pre.cluster. This command implements a pseudo-single linkage algorithm originally developed by Sue Huse. The basic idea is that abundant sequences are more likely to generate erroneous sequences than rare sequences. The algorithm proceeds by ranking sequences in order of their abundance. It then walks through the list of sequences looking for rarer sequences that are within some threshold of the original sequences. Those that are within the threshold are merged with the larger sequence. The original Huse method performs this task on a distance matrix, whereas mothur performs the same task based on the original sequences. The advantage is that the algorithm works on aligned sequences instead of a distance matrix. This is advantageous because pre-clustering removes a large number of sequences, which makes the distance calculation much faster.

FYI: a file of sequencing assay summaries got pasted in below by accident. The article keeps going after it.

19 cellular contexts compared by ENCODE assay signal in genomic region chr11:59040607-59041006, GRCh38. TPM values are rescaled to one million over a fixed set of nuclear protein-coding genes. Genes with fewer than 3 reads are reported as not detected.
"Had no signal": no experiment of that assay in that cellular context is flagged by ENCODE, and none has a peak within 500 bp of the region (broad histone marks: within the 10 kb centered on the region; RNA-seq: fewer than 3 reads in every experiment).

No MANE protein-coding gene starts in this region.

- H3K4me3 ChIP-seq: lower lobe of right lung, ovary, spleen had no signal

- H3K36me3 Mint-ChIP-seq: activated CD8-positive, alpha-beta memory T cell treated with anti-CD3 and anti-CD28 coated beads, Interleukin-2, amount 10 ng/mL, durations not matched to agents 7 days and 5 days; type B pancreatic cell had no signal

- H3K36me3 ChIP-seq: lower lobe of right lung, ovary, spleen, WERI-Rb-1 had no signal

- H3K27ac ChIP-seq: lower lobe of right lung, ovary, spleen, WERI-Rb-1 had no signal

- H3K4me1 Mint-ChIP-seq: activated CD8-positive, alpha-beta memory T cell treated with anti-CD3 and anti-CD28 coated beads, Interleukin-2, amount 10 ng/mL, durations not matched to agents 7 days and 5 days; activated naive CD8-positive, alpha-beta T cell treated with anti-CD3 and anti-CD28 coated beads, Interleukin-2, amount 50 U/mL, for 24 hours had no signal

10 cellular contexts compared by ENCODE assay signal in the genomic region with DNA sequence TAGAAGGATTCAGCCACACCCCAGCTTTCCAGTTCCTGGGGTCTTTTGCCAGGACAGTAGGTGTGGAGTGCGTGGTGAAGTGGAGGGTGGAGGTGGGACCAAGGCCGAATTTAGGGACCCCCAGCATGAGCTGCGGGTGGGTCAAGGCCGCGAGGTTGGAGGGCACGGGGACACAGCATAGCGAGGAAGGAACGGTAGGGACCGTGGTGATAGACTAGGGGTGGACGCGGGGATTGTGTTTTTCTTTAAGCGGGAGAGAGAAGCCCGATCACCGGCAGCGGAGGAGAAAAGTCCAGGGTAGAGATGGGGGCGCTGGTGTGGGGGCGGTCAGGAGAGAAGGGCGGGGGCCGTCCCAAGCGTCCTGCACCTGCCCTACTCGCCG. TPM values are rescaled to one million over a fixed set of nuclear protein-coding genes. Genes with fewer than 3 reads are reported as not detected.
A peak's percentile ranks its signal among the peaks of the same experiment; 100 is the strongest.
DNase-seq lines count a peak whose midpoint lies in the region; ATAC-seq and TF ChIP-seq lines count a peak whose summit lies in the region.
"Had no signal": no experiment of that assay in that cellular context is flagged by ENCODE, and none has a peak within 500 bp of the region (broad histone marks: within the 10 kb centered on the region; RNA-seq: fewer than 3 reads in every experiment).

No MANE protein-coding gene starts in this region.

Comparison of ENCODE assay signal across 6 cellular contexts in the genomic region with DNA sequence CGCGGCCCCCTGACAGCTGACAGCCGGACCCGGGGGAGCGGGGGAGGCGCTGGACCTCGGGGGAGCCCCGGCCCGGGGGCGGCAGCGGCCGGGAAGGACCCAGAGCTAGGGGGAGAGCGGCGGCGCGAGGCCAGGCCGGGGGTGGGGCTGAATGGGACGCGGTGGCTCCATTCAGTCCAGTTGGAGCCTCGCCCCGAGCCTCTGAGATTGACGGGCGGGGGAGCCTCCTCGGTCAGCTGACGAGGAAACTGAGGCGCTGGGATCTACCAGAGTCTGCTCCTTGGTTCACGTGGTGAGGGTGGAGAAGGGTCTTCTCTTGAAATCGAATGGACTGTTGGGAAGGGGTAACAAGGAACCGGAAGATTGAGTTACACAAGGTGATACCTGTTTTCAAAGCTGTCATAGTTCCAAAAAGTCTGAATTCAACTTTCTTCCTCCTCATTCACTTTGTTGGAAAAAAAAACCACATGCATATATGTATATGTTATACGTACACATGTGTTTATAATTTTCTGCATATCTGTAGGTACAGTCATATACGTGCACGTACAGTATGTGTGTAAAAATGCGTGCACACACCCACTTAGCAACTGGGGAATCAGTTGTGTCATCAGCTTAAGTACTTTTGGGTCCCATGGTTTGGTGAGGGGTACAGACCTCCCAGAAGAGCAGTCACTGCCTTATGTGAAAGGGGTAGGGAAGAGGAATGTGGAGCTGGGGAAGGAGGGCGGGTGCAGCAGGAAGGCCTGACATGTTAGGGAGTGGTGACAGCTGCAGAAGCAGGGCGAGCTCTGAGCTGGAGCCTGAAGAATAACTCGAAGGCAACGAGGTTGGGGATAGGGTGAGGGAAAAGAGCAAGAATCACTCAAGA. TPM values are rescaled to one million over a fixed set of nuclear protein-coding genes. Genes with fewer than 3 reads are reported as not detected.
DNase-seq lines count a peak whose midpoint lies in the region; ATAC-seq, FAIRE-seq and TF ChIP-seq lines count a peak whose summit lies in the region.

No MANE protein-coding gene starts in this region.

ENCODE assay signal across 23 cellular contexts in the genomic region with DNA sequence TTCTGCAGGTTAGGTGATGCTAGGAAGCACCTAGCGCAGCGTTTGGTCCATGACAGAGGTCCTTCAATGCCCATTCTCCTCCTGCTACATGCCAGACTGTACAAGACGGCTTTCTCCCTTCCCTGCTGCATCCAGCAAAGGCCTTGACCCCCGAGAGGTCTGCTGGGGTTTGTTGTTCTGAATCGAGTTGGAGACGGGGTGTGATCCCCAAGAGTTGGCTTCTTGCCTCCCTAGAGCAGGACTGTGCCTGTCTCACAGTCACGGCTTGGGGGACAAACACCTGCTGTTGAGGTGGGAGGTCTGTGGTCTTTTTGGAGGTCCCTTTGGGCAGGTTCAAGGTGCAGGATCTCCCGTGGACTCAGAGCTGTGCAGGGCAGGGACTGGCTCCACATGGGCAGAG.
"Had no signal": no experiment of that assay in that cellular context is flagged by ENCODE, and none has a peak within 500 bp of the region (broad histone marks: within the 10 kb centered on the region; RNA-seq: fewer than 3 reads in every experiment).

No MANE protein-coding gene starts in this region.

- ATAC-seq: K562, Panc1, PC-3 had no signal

chimera.vsearch reads a FASTA file and reference file, and outputs potentially chimeric sequences. This command utilizes the VSEARCH program. VSEARCH stands for vectorized search, as the tool takes advantage of parallelism in the form of SIMD vectorization as well as multiple threads to perform accurate alignments at high speed. VSEARCH uses an optimal global aligner (full dynamic programming Needleman-Wunsch), in contrast to USEARCH which by default uses a heuristic seed and extend aligner. This usually results in more accurate alignments and overall improved sensitivity (recall) with VSEARCH, especially for alignments with gaps. The VSEARCH program supports de novo and reference based chimera detection, clustering, full-length and prefix dereplication, rereplication, reverse complementation, masking, all-vs-all pairwise global alignment, exact and global alignment searching, shuffling, subsampling and sorting. It also supports FASTQ file analysis, filtering, conversion and merging of paired-end reads.